ENVIRONMENTAL CONTROLS ON LITTORAL SAND TRANSPORT

Paul D. Komar

Abstract


Quantities of sand transported along beaches are generally related to the "longshore component of wave power", F^, through the proportionality is = KF£ where l8 is the immersed-weight sand transport rate and K is a dimensionless proportionality factor. A more-generally applicable relationship is that of Bagnold, ls = K'(ECn)bvL/um where (ECn)b is the energy flux or total power of the breaking waves, y^ is the longshore current, um is the mean orbital velocity under the waves, and K' is another dimensionless coefficient. It is apparent that sediment transport rates on beaches should depend on environmental factors such as the grain diameter or settling velocity, and possibly on factors such as the beach slope or wave steepness. However, examinations of such dependencies for K and K' within the field data are hampered by problems with large random scatter within any one data set, and by systematic differences between separate studies which have employed diverse measurement techniques. Examinations of the field data for K and K' variations indicate that meaningful dependencies on sediment grain diameters and other factors cannot be established with confidence in the sand-size range. Limited data available from gravel beaches support the expected decreases in K and K' with increasing grain sizes. These data are too few in numbers to establish firm trends, but do suggest that future investigations to establish dependencies on environmental factors would be most profitably undertaken on gravel beaches. The measurements collected in recent years from sand beaches suggest revisions in average K and K' coefficients to be used in transport evaluations, but such revisions must be coordinated such that K/K' = 2.7 so as to maintain agreement with the longshore current data.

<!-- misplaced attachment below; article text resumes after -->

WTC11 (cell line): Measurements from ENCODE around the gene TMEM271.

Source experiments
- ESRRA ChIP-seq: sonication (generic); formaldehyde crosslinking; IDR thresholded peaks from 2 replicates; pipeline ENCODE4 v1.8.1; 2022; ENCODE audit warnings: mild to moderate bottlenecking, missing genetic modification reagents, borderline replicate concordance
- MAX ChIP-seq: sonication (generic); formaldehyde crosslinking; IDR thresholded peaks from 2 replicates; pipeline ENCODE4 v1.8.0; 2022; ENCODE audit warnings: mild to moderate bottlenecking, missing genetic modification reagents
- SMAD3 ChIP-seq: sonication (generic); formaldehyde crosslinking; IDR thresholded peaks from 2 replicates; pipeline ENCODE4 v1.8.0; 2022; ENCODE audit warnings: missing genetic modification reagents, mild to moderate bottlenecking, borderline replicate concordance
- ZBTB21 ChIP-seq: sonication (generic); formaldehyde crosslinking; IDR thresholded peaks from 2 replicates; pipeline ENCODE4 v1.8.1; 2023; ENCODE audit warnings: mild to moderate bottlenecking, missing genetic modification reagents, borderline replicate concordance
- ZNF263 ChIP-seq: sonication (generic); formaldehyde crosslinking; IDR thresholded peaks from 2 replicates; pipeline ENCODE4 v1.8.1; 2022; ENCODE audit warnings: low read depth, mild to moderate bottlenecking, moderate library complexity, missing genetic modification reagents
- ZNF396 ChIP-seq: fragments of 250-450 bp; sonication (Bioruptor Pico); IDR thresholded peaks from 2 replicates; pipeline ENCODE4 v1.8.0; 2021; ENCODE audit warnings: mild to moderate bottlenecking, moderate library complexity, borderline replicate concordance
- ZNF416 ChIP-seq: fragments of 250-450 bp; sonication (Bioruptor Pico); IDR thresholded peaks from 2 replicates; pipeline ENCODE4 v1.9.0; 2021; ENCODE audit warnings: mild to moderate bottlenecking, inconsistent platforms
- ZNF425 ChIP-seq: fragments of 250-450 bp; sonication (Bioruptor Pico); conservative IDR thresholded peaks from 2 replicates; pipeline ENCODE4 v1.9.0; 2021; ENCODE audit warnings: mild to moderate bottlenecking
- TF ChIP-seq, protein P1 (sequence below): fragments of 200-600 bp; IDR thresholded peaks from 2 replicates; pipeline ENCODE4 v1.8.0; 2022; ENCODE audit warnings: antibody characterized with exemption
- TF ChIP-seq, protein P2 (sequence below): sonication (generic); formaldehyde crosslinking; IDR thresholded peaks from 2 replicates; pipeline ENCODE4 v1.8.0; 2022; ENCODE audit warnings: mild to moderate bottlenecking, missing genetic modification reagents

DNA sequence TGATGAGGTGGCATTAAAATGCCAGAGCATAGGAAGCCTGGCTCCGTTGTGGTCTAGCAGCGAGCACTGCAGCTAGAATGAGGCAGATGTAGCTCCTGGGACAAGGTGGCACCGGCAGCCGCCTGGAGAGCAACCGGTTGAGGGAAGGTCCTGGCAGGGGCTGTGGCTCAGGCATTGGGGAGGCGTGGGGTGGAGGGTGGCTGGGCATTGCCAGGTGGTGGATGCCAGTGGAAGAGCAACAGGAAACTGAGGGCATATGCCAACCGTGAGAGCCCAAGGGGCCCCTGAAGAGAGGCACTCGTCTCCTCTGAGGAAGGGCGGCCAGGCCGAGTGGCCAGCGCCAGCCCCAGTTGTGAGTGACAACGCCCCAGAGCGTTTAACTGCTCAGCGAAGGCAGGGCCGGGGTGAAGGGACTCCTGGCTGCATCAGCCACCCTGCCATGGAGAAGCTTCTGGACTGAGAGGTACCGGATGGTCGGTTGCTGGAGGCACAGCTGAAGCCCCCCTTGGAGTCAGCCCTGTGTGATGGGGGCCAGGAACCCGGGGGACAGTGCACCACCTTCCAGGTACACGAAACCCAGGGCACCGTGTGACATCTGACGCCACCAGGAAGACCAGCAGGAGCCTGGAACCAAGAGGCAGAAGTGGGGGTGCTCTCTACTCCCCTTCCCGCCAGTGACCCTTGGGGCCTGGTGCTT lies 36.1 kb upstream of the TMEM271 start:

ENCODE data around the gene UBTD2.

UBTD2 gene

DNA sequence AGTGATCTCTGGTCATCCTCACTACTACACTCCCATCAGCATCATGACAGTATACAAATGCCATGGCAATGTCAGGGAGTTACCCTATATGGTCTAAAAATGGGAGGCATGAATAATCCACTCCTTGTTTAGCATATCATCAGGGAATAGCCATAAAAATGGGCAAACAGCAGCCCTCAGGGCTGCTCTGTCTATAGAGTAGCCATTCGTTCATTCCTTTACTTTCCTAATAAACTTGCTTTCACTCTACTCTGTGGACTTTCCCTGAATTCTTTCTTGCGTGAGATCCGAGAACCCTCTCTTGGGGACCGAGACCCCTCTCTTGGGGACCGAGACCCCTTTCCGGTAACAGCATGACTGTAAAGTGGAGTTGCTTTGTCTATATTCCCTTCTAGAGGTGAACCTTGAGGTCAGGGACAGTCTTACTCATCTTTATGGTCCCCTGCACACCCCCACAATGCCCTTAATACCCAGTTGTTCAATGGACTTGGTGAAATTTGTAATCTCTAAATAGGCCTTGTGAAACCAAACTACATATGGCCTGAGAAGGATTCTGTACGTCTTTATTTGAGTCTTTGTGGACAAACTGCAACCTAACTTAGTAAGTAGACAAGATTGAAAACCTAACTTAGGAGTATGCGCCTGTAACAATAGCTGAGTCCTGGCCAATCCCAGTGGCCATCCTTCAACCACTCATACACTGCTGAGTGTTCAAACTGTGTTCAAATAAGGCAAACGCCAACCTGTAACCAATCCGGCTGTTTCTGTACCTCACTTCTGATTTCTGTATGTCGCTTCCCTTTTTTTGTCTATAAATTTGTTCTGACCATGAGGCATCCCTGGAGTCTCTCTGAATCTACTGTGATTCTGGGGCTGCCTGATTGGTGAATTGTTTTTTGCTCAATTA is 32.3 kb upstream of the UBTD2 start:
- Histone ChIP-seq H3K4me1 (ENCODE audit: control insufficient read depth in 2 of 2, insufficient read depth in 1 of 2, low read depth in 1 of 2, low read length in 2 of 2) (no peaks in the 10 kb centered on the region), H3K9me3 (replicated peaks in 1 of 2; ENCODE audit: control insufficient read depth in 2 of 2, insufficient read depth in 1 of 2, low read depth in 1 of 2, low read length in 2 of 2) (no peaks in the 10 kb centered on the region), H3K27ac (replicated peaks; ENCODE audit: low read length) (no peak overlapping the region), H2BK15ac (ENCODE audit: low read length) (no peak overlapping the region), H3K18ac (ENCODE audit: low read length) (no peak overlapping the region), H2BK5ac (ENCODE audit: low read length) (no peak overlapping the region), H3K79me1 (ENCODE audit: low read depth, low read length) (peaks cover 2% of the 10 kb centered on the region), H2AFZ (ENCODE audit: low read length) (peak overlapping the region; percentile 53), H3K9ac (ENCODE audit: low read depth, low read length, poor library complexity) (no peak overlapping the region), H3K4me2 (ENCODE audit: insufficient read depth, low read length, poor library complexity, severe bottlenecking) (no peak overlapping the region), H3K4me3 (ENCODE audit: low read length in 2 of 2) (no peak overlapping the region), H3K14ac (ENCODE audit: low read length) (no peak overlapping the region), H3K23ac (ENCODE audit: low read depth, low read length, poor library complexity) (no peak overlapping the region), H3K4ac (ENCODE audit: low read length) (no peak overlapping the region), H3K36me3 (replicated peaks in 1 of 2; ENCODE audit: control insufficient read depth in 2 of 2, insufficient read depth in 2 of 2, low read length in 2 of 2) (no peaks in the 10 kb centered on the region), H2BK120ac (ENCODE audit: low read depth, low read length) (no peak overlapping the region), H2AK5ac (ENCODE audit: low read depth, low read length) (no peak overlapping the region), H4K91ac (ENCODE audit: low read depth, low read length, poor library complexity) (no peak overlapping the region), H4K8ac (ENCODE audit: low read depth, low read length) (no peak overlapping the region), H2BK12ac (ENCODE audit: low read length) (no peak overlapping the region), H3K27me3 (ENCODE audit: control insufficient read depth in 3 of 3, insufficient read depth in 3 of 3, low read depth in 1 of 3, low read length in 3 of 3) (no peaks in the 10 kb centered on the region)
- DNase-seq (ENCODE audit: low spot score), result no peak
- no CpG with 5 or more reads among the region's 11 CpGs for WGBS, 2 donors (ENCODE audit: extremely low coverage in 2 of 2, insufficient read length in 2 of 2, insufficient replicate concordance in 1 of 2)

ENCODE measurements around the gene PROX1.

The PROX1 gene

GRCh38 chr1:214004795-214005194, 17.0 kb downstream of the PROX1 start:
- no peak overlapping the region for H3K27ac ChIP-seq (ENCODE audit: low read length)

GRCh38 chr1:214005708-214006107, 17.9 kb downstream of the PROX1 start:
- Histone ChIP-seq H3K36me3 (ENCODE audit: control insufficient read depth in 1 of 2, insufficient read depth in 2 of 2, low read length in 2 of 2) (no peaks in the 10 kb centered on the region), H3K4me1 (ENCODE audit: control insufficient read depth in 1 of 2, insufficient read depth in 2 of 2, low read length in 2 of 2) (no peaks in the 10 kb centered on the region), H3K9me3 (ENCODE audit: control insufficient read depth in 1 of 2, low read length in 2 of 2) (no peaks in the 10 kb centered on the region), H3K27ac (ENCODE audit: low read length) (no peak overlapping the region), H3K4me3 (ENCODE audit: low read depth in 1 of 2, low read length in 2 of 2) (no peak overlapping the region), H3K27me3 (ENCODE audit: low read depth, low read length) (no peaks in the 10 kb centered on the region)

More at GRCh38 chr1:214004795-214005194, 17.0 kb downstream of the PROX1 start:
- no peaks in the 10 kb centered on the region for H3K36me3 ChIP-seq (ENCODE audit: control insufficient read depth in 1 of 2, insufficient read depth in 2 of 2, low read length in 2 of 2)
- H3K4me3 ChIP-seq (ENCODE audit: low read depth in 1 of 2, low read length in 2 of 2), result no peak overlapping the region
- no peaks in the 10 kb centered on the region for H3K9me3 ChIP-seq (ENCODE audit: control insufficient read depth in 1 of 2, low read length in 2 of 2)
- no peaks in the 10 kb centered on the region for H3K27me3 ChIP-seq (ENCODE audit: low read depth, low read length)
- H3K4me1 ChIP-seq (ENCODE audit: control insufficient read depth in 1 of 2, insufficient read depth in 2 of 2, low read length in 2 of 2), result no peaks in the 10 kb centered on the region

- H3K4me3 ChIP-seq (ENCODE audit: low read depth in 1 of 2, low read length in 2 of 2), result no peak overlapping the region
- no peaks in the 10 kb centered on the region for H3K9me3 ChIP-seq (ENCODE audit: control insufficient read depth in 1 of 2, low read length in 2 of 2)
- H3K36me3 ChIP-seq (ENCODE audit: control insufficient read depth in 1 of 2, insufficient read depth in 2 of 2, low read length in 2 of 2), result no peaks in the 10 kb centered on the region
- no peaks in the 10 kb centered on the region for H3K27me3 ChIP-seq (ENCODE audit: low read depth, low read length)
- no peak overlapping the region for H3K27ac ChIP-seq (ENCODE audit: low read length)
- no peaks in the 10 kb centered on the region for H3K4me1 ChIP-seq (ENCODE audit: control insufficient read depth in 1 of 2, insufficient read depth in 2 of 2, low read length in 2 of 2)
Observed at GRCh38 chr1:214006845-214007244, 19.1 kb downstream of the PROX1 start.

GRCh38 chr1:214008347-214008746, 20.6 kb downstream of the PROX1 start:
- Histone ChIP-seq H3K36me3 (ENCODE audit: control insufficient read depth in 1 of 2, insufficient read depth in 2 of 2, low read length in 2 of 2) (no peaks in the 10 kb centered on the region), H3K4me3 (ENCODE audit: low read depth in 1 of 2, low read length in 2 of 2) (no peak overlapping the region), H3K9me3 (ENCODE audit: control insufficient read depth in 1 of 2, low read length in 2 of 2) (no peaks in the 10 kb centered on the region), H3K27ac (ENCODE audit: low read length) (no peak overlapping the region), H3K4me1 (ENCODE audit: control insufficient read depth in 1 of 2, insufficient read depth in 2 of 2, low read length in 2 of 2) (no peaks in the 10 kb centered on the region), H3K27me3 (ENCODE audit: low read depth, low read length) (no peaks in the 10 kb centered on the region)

Keywords


sediment transport; littoral drift; environmental controls

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